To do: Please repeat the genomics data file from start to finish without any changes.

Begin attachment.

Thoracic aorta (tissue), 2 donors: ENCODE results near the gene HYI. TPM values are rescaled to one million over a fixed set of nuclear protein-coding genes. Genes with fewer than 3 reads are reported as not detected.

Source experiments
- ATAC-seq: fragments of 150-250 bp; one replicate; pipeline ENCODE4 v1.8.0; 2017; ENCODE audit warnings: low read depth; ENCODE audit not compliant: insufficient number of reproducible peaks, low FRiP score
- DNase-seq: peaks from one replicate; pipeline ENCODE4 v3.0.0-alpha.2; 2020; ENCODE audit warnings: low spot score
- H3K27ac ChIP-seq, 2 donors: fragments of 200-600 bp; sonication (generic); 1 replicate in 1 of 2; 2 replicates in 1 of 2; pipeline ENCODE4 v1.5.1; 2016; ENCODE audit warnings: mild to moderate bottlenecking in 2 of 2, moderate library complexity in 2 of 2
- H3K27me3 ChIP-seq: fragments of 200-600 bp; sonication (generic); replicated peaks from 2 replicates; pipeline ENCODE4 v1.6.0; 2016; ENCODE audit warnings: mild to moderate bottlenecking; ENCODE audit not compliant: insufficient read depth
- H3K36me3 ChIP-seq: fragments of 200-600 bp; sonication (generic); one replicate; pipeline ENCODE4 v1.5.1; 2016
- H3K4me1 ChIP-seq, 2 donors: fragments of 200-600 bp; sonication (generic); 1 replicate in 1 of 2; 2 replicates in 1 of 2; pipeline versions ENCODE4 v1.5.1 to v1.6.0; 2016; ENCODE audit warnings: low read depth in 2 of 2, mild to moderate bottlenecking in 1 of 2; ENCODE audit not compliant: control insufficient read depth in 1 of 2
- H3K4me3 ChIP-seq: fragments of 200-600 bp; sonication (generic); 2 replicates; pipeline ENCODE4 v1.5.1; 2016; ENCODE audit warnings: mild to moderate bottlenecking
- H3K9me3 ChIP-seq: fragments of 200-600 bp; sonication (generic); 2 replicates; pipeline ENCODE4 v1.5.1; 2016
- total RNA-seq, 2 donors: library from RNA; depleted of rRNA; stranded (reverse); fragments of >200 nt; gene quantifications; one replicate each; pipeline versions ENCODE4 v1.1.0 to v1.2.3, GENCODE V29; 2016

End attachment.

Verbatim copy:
Thoracic aorta (tissue), 2 donors: ENCODE results near the gene HYI. TPM values are rescaled to one million over a fixed set of nuclear protein-coding genes. Genes with fewer than 3 reads are reported as not detected.

Source experiments
- ATAC-seq: fragments of 150-250 bp; one replicate; pipeline ENCODE4 v1.8.0; 2017; ENCODE audit warnings: low read depth; ENCODE audit not compliant: insufficient number of reproducible peaks, low FRiP score
- DNase-seq: peaks from one replicate; pipeline ENCODE4 v3.0.0-alpha.2; 2020; ENCODE audit warnings: low spot score
- H3K27ac ChIP-seq, 2 donors: fragments of 200-600 bp; sonication (generic); 1 replicate in 1 of 2; 2 replicates in 1 of 2; pipeline ENCODE4 v1.5.1; 2016; ENCODE audit warnings: mild to moderate bottlenecking in 2 of 2, moderate library complexity in 2 of 2
- H3K27me3 ChIP-seq: fragments of 200-600 bp; sonication (generic); replicated peaks from 2 replicates; pipeline ENCODE4 v1.6.0; 2016; ENCODE audit warnings: mild to moderate bottlenecking; ENCODE audit not compliant: insufficient read depth
- H3K36me3 ChIP-seq: fragments of 200-600 bp; sonication (generic); one replicate; pipeline ENCODE4 v1.5.1; 2016
- H3K4me1 ChIP-seq, 2 donors: fragments of 200-600 bp; sonication (generic); 1 replicate in 1 of 2; 2 replicates in 1 of 2; pipeline versions ENCODE4 v1.5.1 to v1.6.0; 2016; ENCODE audit warnings: low read depth in 2 of 2, mild to moderate bottlenecking in 1 of 2; ENCODE audit not compliant: control insufficient read depth in 1 of 2
- H3K4me3 ChIP-seq: fragments of 200-600 bp; sonication (generic); 2 replicates; pipeline ENCODE4 v1.5.1; 2016; ENCODE audit warnings: mild to moderate bottlenecking
- H3K9me3 ChIP-seq: fragments of 200-600 bp; sonication (generic); 2 replicates; pipeline ENCODE4 v1.5.1; 2016
- total RNA-seq, 2 donors: library from RNA; depleted of rRNA; stranded (reverse); fragments of >200 nt; gene quantifications; one replicate each; pipeline versions ENCODE4 v1.1.0 to v1.2.3, GENCODE V29; 2016